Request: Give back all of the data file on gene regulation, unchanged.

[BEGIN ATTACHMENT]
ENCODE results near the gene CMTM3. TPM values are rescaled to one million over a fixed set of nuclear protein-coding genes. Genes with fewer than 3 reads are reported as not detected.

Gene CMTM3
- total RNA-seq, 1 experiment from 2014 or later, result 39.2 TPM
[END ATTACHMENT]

ENCODE results near the gene CMTM3. TPM values are rescaled to one million over a fixed set of nuclear protein-coding genes. Genes with fewer than 3 reads are reported as not detected.

Gene CMTM3
- total RNA-seq, 1 experiment from 2014 or later, result 39.2 TPM